Using simple exercises, NLP coaches try to help clients change their thinking, feelings or actions. Therapists also use NLP to treat psychological problems. For example, a patient who cannot shake the visions of a severe car accident, which causes him to feel that another crash is an ongoing threat, can consciously imagine the scene as blurry, less significant and more distant. As the image loses definition over time, the emotional sting subsides as well. NLP therapists tend not to ask, “What do you see?” but rather, “How do you see what you are seeing?” These techniques derive from several ideas: the assumption that all behavior derives from neurobiological processes, the belief in language as an instrument to order thoughts and behaviors, and the notion that thoughts and actions can be organized, or programmed, in a way that optimizes results. Hence, neurolinguistic programming.
Perhaps the greatest strength of NLP is that the techniques are easily grasped. The subject is given training exercises that can be practiced on his or her own. For someone like Tom, who wants to achieve greater self-confidence during public speaking, this is not much of a problem. But in other cases, such as someone who wants to drastically change careers because of dissatisfaction, useful therapies can be much more complex. Some critics question whether the simple steps can help at all in such cases.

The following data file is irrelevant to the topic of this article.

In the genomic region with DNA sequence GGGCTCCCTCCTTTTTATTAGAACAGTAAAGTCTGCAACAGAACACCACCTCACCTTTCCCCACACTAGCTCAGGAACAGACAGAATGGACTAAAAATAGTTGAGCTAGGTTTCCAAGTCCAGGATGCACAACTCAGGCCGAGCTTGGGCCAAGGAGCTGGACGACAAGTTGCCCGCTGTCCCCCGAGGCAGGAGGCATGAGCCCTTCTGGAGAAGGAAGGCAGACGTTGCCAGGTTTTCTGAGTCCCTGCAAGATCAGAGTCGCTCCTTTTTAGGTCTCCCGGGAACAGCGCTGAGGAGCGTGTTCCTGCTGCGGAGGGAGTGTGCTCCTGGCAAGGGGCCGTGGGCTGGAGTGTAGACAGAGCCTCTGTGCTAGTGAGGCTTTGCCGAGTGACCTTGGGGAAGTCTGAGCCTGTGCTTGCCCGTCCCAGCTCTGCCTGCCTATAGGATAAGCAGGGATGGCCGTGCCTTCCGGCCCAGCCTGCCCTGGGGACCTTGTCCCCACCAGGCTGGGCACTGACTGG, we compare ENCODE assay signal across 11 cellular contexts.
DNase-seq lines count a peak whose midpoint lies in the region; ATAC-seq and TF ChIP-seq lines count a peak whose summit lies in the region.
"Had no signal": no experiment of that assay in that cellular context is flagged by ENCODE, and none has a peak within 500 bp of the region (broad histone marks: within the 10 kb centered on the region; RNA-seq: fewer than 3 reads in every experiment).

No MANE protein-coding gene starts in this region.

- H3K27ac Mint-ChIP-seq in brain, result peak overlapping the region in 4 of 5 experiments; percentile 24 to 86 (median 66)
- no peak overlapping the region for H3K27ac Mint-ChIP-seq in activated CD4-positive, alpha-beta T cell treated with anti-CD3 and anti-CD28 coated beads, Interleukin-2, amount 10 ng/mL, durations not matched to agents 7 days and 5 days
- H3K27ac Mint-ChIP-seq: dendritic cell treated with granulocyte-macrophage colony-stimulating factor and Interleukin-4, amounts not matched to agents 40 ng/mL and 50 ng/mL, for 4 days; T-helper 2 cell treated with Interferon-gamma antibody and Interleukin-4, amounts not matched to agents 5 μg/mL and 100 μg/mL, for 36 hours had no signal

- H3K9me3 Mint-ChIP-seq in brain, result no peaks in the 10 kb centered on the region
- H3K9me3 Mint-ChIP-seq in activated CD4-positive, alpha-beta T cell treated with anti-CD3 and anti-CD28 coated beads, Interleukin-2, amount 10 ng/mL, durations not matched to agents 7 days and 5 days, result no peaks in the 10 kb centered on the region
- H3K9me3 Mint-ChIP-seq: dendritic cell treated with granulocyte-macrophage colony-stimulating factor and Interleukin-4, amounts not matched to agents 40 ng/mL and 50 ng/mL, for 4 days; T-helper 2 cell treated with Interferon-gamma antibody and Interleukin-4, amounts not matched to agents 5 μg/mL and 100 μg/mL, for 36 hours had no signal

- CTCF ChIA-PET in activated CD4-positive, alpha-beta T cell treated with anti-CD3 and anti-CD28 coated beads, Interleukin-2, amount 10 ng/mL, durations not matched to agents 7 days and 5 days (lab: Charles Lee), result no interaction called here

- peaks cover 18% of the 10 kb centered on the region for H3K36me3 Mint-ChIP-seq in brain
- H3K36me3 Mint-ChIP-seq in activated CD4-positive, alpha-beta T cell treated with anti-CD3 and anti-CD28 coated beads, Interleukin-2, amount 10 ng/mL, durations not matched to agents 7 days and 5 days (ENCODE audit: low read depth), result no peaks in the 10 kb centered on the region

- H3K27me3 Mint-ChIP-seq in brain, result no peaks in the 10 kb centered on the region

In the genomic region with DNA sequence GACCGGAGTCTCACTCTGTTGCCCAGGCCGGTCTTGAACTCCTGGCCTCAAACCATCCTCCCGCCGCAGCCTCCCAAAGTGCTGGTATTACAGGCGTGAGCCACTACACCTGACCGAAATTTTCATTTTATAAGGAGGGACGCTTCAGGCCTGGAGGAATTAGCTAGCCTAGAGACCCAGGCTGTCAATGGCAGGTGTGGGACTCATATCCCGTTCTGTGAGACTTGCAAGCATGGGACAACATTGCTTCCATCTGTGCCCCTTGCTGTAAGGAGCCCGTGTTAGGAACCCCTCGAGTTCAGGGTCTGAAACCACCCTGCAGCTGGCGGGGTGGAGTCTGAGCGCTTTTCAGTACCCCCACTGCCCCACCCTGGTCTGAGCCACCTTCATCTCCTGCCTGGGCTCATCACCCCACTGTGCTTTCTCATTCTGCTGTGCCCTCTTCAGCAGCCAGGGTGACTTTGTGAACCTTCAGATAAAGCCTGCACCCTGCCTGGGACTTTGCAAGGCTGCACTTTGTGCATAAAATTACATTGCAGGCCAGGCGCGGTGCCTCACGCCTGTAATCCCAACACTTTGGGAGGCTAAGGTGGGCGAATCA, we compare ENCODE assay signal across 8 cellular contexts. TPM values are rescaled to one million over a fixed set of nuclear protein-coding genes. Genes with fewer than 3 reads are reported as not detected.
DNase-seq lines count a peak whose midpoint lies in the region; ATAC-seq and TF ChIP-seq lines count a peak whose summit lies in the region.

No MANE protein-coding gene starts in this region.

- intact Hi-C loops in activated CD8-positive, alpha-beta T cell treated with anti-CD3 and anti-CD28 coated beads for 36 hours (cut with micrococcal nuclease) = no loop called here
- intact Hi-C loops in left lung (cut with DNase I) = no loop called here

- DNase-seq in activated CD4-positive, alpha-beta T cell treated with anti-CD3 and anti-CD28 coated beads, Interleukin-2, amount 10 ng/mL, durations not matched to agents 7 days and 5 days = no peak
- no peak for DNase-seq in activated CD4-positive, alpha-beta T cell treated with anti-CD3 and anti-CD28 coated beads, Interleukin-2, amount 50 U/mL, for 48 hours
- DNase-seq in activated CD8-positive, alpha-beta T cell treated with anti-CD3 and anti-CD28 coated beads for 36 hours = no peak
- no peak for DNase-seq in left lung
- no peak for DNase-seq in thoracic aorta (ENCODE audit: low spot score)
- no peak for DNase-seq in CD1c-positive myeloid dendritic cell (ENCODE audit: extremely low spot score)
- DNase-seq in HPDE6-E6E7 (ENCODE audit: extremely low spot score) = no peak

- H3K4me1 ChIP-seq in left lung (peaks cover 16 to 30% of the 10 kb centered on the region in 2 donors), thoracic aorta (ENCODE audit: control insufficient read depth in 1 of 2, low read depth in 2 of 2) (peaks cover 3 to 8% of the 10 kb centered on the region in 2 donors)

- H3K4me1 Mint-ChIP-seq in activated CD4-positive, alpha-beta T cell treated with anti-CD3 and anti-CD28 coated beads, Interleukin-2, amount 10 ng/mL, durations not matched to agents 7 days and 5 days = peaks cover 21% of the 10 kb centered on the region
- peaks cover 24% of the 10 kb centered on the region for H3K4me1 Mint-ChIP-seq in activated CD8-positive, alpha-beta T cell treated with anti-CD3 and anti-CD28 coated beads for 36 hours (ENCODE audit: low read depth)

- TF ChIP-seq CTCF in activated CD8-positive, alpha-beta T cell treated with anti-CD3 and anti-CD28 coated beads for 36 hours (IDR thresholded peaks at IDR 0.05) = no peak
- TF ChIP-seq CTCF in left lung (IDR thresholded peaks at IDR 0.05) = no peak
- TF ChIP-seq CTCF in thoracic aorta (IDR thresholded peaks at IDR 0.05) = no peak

The methods on which NLP draws are not new [see box above]. For example, the “anchoring” Tom did comes from hypnotherapy. Some practitioners are accused of overestimating both the effects and the utility of these exercises. Purveyors who have a superficial outlook tout NLP as a panacea for all kinds of problems. NLP's respected proponents are more selective, of course, but even they have little scientific explanation for why the techniques supposedly work. In contrast to long-standing, proved approaches, such as behavioral or talk therapy, just a few isolated peer-reviewed studies have explored NLP's effectiveness, and these have found evidence only of very limited effects.
It is not as though Grinder and Bandler hadn't tried to give their invention scientific underpinnings 30 years ago. They used then current brain research to explain how their techniques worked. But they started from a number of presuppositions that had not been scientifically validated. For example, the researchers postulated that each individual preferentially uses a certain sensory channel such as vision or hearing. If that were so, each of us would perceive information in a different way, a mechanism for which there is no evidence. But NLP's proponents say the proof is in the pudding. This is usually followed by an invitation to attend an NLP seminar and try the techniques directly.